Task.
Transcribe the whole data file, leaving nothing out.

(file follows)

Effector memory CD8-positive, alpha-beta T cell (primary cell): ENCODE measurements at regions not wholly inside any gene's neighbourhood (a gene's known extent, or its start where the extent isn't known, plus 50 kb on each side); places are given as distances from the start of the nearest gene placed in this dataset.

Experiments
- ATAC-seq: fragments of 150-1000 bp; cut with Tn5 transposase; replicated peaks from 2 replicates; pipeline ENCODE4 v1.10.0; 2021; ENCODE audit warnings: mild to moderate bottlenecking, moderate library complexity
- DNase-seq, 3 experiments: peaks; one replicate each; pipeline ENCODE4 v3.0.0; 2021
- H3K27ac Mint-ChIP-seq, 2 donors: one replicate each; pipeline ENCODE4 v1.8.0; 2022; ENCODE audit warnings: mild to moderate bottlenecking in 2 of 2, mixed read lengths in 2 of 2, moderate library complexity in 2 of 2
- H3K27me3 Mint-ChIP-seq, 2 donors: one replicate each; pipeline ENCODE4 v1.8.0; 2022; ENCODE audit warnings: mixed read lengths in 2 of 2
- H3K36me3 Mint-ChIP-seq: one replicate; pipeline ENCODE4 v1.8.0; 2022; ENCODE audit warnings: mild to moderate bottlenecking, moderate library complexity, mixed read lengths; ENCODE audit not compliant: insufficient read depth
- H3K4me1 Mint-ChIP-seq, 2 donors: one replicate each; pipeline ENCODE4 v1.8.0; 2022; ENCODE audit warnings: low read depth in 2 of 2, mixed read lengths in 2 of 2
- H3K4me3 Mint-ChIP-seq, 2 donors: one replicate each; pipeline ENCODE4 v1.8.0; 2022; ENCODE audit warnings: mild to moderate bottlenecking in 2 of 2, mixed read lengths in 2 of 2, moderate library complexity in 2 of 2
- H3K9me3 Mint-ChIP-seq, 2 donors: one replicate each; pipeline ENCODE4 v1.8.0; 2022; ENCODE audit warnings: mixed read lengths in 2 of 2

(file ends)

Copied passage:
Effector memory CD8-positive, alpha-beta T cell (primary cell): ENCODE measurements at regions not wholly inside any gene's neighbourhood (a gene's known extent, or its start where the extent isn't known, plus 50 kb on each side); places are given as distances from the start of the nearest gene placed in this dataset.

Experiments
- ATAC-seq: fragments of 150-1000 bp; cut with Tn5 transposase; replicated peaks from 2 replicates; pipeline ENCODE4 v1.10.0; 2021; ENCODE audit warnings: mild to moderate bottlenecking, moderate library complexity
- DNase-seq, 3 experiments: peaks; one replicate each; pipeline ENCODE4 v3.0.0; 2021
- H3K27ac Mint-ChIP-seq, 2 donors: one replicate each; pipeline ENCODE4 v1.8.0; 2022; ENCODE audit warnings: mild to moderate bottlenecking in 2 of 2, mixed read lengths in 2 of 2, moderate library complexity in 2 of 2
- H3K27me3 Mint-ChIP-seq, 2 donors: one replicate each; pipeline ENCODE4 v1.8.0; 2022; ENCODE audit warnings: mixed read lengths in 2 of 2
- H3K36me3 Mint-ChIP-seq: one replicate; pipeline ENCODE4 v1.8.0; 2022; ENCODE audit warnings: mild to moderate bottlenecking, moderate library complexity, mixed read lengths; ENCODE audit not compliant: insufficient read depth
- H3K4me1 Mint-ChIP-seq, 2 donors: one replicate each; pipeline ENCODE4 v1.8.0; 2022; ENCODE audit warnings: low read depth in 2 of 2, mixed read lengths in 2 of 2
- H3K4me3 Mint-ChIP-seq, 2 donors: one replicate each; pipeline ENCODE4 v1.8.0; 2022; ENCODE audit warnings: mild to moderate bottlenecking in 2 of 2, mixed read lengths in 2 of 2, moderate library complexity in 2 of 2
- H3K9me3 Mint-ChIP-seq, 2 donors: one replicate each; pipeline ENCODE4 v1.8.0; 2022; ENCODE audit warnings: mixed read lengths in 2 of 2